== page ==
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Arts & Culture

FilmOut San Diego Screens 'My Own Private Idaho'

Keanu Reeves as Scott Favor cradles River Phoenix who plays Mike Waters, a narcoleptic gay hustler in Gus Van Sant's "My Own Private Idaho."Sant's
Fine Line Features
Keanu Reeves as Scott Favor cradles River Phoenix who plays Mike Waters, a narcoleptic gay hustler in Gus Van Sant's "My Own Private Idaho."Sant's

Gus Van Sant's groundbreaking film celebrates its 25th anniversary

Film Review: 'My Own Private Idaho'
KPBS film critic Beth Accomando reviews the 25th anniversary screening of "My Own Private Idaho."

FilmOut San Diego is hosting a 25th Anniversary screening of Gus Van Sant’s “My Own Private Idaho” tomorrow (Wednesday) at 7pm at Hillcrest Cinemas. KPBS film critic Beth Accomando says it’s an innovative take on the Bard. Gus Van Sant uses Shakespeare’s “Henry IV” as inspiration for “My Own Private Idaho.” Scott Favor is a character similar to Prince Hal – a young man leading a reckless life much to the dismay of his politically powerful father. But it’s all a ploy. CLIP When I turn 21 I want no more of this life, I will change when everybody expects it the least. But it’s Scott’s cohort Mike, a narcoleptic gay hustler played by River Phoenix that provides the film with its sweetly tragic soul. CLIP If I had a normal family and a normal upbringing I’d be a well-adjusted person. “My Own Private Idaho” revels in the physical beauty of Phoenix and Keanu Reeves, and delivers a beguiling cinematic poem. Beth Accomando, KPBS News.

Companion viewing

"Mala Noche" (1986)

"Mysterious Skin" (2004)

"The Hollow Crown" (2012)

FilmOut San Diego is hosting a 25th anniversary screening of Gus Van Sant's innovative take on the Bard, "My Own Private Idaho," on Wednesday.

Gus Van Sant uses Shakespeare’s “Henry IV” as inspiration for “My Own Private Idaho.” Shakespeare’s historical play looks at the power struggle in England as Henry Bolingbroke takes over the throne after deposing Richard II. King Henry IV, however, suffers from a guilty conscience and from frustration over how his only heir, Prince Hal, is cavorting with thieves and prostitutes.

Van Sant takes the core dynamics and reimagines them in a new modern world. Keanu Reeves plays Scott Favor, a character similar to Prince Hal — a young man leading a reckless life much to the dismay of his politically powerful father. But it’s all a ploy.

He explains, “When I turn 21 I want no more of this life. I will change when everybody expects it the least.”

But in the meantime, he wastes his time with the degenerate Bob Pigeon (William Richert doing a brilliant spin on Falstaff) and with a narcoleptic gay hustler named Mike Waters (River Phoenix in one of his best roles). Scott and Mike hit the road in search of Mike’s estranged mother for a strange and mesmerizing journey.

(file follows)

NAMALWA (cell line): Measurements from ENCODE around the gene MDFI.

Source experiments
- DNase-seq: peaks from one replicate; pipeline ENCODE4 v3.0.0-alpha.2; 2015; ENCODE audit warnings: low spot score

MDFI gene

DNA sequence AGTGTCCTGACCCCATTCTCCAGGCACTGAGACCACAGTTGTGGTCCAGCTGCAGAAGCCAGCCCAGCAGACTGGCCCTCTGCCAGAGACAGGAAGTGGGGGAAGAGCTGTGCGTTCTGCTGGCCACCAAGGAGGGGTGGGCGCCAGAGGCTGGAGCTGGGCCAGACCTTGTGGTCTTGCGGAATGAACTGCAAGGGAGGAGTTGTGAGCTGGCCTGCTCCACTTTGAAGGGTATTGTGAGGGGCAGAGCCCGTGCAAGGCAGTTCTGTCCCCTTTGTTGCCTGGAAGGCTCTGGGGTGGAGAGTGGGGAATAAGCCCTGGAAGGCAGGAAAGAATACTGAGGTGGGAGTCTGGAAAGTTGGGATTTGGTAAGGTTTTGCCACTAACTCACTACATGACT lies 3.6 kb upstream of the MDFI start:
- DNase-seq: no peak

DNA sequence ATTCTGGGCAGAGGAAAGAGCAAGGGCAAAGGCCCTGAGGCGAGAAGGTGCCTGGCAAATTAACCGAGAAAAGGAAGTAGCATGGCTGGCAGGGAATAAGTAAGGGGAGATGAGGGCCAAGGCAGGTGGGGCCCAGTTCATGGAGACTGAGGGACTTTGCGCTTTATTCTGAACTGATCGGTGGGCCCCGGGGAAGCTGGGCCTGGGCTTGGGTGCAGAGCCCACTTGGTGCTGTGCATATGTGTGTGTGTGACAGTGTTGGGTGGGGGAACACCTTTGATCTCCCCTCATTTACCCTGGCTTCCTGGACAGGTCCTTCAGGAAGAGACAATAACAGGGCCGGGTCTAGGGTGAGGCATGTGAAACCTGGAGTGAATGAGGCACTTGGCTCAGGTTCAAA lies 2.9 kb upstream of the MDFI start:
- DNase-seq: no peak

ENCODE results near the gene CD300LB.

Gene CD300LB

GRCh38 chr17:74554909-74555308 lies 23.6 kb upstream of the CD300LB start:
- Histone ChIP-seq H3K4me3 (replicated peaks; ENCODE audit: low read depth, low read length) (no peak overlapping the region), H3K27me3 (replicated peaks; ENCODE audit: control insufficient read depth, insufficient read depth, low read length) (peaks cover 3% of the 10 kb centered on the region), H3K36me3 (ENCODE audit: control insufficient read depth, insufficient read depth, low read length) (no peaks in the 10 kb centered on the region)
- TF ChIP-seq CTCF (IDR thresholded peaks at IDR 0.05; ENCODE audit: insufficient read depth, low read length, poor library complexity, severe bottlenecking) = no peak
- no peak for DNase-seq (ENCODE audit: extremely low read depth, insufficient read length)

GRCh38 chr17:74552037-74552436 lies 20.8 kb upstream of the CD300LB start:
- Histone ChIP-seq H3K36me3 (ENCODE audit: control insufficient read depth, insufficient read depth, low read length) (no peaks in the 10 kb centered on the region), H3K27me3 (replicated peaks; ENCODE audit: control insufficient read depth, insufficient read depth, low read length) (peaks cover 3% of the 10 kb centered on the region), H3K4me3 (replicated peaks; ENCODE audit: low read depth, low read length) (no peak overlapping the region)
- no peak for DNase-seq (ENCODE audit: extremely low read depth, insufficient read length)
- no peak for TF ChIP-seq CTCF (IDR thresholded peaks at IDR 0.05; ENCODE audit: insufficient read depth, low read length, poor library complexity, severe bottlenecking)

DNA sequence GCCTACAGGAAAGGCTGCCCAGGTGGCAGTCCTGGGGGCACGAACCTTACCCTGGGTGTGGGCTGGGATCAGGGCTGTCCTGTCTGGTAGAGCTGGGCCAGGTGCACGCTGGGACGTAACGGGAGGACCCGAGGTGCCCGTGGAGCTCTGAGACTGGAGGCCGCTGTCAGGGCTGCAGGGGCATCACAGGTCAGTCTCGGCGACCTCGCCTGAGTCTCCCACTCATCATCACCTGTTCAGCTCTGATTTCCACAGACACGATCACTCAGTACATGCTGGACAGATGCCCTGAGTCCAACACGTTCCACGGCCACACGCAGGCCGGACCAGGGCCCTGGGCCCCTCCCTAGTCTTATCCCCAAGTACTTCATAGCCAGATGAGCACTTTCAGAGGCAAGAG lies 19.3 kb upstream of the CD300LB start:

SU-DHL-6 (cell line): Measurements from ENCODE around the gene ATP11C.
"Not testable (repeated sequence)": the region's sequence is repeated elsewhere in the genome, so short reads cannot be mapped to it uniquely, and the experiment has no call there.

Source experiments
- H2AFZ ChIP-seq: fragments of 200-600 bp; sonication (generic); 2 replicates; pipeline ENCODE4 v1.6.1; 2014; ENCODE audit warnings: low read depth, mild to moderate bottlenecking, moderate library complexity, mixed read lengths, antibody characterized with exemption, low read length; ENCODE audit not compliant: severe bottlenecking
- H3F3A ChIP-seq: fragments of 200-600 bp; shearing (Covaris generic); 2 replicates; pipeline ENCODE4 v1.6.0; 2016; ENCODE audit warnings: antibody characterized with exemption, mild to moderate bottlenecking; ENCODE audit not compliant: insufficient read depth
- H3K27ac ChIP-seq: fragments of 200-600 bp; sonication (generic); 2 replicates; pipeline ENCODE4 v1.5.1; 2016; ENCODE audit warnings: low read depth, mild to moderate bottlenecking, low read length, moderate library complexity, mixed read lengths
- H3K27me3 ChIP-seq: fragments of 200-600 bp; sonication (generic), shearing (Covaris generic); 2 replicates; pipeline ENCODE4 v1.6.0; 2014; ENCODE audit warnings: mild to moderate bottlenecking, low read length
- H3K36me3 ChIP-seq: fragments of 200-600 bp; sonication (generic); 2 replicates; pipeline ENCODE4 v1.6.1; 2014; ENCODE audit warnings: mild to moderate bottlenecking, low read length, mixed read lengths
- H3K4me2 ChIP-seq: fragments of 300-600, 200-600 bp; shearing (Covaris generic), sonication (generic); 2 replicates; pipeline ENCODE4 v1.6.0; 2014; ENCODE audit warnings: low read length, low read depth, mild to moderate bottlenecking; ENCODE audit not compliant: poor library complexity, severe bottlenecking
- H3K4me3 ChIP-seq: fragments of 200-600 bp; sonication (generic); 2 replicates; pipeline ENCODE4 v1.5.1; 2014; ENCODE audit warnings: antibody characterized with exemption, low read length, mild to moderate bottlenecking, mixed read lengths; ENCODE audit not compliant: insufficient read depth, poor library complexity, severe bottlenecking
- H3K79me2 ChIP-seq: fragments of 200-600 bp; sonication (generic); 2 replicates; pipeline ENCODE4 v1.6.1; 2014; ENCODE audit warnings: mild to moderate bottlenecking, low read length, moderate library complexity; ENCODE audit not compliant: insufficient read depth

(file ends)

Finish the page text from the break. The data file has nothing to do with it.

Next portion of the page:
In 1991, Van Sant was basking in the critical acclaim for “Drugstore Cowboy.” But “My Own Private Idaho” (which takes its title from a B52’s song) challenged audiences. The “gay hustler” film may seem a cliché now and the overt sexuality a bit tame by today’s standards, but when “My Own Private Idaho” came out it was groundbreaking in many ways.

Michael McQuiggan, FilmOut’s programmer, said:

For 2016, we decided to include a few seminal LGBT films that were celebrating milestone anniversaries and this was one of the first choices. Van Sant's film at the time of its initial release 25 years was revelatory in terms of its bold direction, loose Shakespearean homage to ‘Henry IV,’ themes of male hustling/drug use and risqué casting of mainstream Hollywood actors (River Phoenix and Keanu Reeves — early roles for both) appearing in a major motion picture with a slant to the independent film dealing with ‘real and honest themes.’

Van Sant challenged viewers with his opening scene of Mike receiving oral sex in a hotel room. But he also challenged them with a narrative that was told in part by a narcoleptic character that kept falling asleep and leaving us with gaps in the story. But Van Sant, in the peak of his creativity, delivers a film that beguiles us with its cinematic experimentation and I am eager to see how the film plays 25 years later. I have not seen it in years but it’s a film that has gotten better with each viewing.

“We are hoping that we can bring in a new generation to experience this film for the first time, along with the generation that has seen this film and wants to reconnect with it,” McQuiggan said.

Reeves’ talent is stretched by Van Sant’s Shakespeare inspired tale. He has a beauty that Van Sant plays up to great effect but Reeves has trouble with emotional subtleties.

Phoenix, on the other hand, has a physical presence the camera loves as well as exquisite skills as an actor. Phoenix’s Mike gives the film its sweetly tragic soul. At one point, his Mike confides to Scott, “If I had a normal family and a normal upbringing, I’d be a well-adjusted person.” It’s a tender moment and reflects such a simple desire. His performance is the most memorable and endearing thing about this elegant and beguiling cinematic poem.

“My Own Private Idaho” (rated R for strong sensuality, language and drug use) screens at 7 p.m., Wednesday, Jan. 13 at Landmark’s Hillcrest Cinemas. It is part of FilmOut’s ongoing monthly film series.

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